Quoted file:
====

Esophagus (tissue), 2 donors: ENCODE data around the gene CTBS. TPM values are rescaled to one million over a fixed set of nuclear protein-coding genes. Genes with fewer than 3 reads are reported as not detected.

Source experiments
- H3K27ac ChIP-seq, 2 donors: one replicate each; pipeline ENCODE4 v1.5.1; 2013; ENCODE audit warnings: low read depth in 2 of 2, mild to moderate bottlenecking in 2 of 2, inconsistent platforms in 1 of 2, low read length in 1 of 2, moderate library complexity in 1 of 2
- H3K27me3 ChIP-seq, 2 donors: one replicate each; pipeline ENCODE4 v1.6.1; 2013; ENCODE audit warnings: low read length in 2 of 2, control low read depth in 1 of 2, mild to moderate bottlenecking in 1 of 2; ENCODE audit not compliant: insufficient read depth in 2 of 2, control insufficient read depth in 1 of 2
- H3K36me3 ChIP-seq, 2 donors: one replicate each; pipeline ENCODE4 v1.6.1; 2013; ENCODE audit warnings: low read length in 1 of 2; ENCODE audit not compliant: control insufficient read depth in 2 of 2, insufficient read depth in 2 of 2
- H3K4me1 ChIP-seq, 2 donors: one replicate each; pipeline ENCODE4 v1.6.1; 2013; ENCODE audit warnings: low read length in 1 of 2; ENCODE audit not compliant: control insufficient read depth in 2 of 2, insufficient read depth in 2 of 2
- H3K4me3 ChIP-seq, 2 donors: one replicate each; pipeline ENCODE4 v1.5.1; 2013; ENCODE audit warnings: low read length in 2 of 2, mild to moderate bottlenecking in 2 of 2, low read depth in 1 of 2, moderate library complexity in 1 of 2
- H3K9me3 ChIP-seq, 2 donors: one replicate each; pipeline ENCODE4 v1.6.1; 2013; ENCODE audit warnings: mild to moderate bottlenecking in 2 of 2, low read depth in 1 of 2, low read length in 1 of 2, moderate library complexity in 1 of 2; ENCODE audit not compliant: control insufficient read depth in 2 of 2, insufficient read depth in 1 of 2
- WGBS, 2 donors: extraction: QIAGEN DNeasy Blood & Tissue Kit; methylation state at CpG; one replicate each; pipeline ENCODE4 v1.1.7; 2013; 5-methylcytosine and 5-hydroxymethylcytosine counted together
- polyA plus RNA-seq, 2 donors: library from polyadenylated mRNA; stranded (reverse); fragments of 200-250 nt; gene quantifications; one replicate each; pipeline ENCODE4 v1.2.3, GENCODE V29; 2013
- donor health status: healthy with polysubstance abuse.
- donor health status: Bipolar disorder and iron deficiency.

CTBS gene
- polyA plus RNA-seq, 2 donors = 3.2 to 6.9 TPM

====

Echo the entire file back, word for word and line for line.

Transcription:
Esophagus (tissue), 2 donors: ENCODE data around the gene CTBS. TPM values are rescaled to one million over a fixed set of nuclear protein-coding genes. Genes with fewer than 3 reads are reported as not detected.

Source experiments
- H3K27ac ChIP-seq, 2 donors: one replicate each; pipeline ENCODE4 v1.5.1; 2013; ENCODE audit warnings: low read depth in 2 of 2, mild to moderate bottlenecking in 2 of 2, inconsistent platforms in 1 of 2, low read length in 1 of 2, moderate library complexity in 1 of 2
- H3K27me3 ChIP-seq, 2 donors: one replicate each; pipeline ENCODE4 v1.6.1; 2013; ENCODE audit warnings: low read length in 2 of 2, control low read depth in 1 of 2, mild to moderate bottlenecking in 1 of 2; ENCODE audit not compliant: insufficient read depth in 2 of 2, control insufficient read depth in 1 of 2
- H3K36me3 ChIP-seq, 2 donors: one replicate each; pipeline ENCODE4 v1.6.1; 2013; ENCODE audit warnings: low read length in 1 of 2; ENCODE audit not compliant: control insufficient read depth in 2 of 2, insufficient read depth in 2 of 2
- H3K4me1 ChIP-seq, 2 donors: one replicate each; pipeline ENCODE4 v1.6.1; 2013; ENCODE audit warnings: low read length in 1 of 2; ENCODE audit not compliant: control insufficient read depth in 2 of 2, insufficient read depth in 2 of 2
- H3K4me3 ChIP-seq, 2 donors: one replicate each; pipeline ENCODE4 v1.5.1; 2013; ENCODE audit warnings: low read length in 2 of 2, mild to moderate bottlenecking in 2 of 2, low read depth in 1 of 2, moderate library complexity in 1 of 2
- H3K9me3 ChIP-seq, 2 donors: one replicate each; pipeline ENCODE4 v1.6.1; 2013; ENCODE audit warnings: mild to moderate bottlenecking in 2 of 2, low read depth in 1 of 2, low read length in 1 of 2, moderate library complexity in 1 of 2; ENCODE audit not compliant: control insufficient read depth in 2 of 2, insufficient read depth in 1 of 2
- WGBS, 2 donors: extraction: QIAGEN DNeasy Blood & Tissue Kit; methylation state at CpG; one replicate each; pipeline ENCODE4 v1.1.7; 2013; 5-methylcytosine and 5-hydroxymethylcytosine counted together
- polyA plus RNA-seq, 2 donors: library from polyadenylated mRNA; stranded (reverse); fragments of 200-250 nt; gene quantifications; one replicate each; pipeline ENCODE4 v1.2.3, GENCODE V29; 2013
- donor health status: healthy with polysubstance abuse.
- donor health status: Bipolar disorder and iron deficiency.

CTBS gene
- polyA plus RNA-seq, 2 donors = 3.2 to 6.9 TPM